In addition to this, it is often possible to bypass authentication measures by tampering with requests and tricking the application into thinking that we're already authenticated. This can be accomplished either by modifying the given URL parameter or by manipulating the form or by counterfeiting sessions.

Description of the Issue

Problems related to Authentication Schema could be found at different stages of software development life cycle (SDLC), like design, development and deployment phase.

Examples of design errors include a wrong definition of application parts to be protected, the choice of not applying strong encryption protocols for securing authentication data exchange, and many more.

Problems in the development phase are for example the incorrect implementation of input validation functionalities, or not following the security best practices for the specific language.

In addition, there are issues during application setup (installation and configuration activities) due to a lack in required technical skills, or due to poor documentation available.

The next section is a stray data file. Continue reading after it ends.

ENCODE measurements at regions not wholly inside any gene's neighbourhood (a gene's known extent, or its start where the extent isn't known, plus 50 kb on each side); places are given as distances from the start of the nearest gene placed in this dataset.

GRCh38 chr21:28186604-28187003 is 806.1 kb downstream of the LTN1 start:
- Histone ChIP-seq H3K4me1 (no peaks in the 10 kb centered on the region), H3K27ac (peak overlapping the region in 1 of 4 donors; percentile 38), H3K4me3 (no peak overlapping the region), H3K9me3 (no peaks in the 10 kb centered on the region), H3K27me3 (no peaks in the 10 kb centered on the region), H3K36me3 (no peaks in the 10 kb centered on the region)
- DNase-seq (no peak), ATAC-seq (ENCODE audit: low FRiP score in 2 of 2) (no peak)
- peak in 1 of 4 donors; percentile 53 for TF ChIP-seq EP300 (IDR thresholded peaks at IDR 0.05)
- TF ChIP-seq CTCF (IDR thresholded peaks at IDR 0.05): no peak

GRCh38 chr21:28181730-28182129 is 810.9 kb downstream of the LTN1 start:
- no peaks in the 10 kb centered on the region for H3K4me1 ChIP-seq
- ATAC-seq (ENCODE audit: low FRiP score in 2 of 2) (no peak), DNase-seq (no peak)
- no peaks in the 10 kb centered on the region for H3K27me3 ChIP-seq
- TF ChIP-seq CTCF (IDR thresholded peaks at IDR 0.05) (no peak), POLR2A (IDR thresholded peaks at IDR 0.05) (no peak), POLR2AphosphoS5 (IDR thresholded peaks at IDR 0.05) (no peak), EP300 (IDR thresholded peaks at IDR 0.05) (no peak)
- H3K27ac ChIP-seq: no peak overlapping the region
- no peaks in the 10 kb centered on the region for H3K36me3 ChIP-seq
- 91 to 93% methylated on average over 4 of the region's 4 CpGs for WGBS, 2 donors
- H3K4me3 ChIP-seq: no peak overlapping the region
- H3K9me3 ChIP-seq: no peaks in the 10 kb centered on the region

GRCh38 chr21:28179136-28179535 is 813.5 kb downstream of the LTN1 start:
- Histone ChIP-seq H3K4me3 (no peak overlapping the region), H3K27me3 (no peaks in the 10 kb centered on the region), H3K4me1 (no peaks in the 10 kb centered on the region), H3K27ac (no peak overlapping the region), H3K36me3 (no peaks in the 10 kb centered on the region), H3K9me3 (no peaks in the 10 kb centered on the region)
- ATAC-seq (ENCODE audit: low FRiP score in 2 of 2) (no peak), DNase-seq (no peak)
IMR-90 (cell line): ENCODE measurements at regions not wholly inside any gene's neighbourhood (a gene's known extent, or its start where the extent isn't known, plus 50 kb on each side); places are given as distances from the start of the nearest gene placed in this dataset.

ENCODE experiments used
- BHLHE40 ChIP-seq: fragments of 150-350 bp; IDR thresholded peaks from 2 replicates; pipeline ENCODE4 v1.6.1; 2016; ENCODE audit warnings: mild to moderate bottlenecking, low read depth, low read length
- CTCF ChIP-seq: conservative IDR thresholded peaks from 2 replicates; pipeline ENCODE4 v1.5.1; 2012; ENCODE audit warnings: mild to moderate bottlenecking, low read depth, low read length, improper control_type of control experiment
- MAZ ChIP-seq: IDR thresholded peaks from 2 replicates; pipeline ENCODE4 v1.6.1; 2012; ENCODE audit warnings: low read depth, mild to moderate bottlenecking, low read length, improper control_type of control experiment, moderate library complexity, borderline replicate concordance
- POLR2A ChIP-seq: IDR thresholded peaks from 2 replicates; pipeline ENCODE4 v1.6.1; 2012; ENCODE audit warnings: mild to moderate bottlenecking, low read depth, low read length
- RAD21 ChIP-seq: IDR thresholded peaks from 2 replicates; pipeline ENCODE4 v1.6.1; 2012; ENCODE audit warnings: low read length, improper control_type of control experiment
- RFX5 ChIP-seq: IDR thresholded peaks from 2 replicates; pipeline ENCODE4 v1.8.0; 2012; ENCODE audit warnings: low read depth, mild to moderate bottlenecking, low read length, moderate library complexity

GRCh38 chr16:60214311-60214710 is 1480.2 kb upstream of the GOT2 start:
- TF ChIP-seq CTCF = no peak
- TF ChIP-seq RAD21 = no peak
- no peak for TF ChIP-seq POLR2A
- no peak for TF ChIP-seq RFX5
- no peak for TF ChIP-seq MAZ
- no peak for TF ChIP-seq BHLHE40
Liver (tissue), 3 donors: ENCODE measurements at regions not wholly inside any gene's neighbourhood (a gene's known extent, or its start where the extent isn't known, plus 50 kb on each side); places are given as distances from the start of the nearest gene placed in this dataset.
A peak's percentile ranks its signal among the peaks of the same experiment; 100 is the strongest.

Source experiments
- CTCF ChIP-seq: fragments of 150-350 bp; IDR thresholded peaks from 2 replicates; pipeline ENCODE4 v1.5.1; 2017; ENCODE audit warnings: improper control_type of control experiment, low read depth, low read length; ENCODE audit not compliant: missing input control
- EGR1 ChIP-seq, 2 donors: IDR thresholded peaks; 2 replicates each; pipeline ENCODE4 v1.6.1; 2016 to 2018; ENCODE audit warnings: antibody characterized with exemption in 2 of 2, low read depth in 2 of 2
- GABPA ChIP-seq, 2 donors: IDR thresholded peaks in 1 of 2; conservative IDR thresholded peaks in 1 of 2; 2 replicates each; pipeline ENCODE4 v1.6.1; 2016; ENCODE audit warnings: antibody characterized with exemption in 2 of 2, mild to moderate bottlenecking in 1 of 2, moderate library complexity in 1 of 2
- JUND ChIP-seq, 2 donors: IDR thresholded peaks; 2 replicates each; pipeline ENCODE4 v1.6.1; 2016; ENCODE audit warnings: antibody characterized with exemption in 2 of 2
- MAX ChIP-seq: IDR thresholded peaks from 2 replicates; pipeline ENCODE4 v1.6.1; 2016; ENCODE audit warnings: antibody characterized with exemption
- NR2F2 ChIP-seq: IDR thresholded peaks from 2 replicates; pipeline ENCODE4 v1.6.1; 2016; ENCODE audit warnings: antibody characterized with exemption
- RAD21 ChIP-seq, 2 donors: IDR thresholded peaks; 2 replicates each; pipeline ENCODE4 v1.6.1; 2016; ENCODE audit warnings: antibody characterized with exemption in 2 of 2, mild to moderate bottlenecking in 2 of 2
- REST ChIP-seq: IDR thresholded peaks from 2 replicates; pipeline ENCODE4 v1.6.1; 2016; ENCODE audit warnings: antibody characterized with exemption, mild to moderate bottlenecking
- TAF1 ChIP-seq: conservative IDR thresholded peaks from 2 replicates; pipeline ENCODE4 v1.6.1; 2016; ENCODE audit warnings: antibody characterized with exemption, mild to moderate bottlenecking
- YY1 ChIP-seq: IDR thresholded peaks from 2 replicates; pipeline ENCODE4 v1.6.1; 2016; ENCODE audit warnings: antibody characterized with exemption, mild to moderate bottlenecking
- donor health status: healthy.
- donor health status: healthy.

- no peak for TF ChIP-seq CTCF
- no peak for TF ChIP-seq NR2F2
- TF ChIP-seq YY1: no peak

Black Box testing and example

There are several methods to bypass the authentication schema in use by a web application:

  • Direct page request (forced browsing)
  • Parameter Modification
  • Session ID Prediction
  • Sql Injection


Direct page request

If a web application implements access control only on the login page, the authentication schema could be bypassed. For example, if a user directly requests different page via forced browsing, that page may not check the credentials of the user before granting access. Attempt to directly access a protected page through the address bar in your browser to test using this method.


Basm-directreq.jpg


Parameter Modification

Another problem related to authentication design is when the application verifies a succesful login based on fixed value parameters. A user could modify these parameters to gain access to the protected areas without providing valid credentials. In the example below, the "authenticated" parameter is changed to a value of "yes", which allows the user to gain access. In this example, the parameter is in the URL, but a proxy could also be used to modify the parameter, especially when the parameters are sent as form elements in a POST.

http://www.site.com/page.asp?authenticated=no 
raven@blackbox /home $nc www.site.com 80                    
GET /page.asp?authenticated=yes HTTP/1.0                    
                                                            
HTTP/1.1 200 OK                                             
Date: Sat, 11 Nov 2006 10:22:44 GMT                         
Server: Apache                                              
Connection: close                                           
Content-Type: text/html; charset=iso-8859-1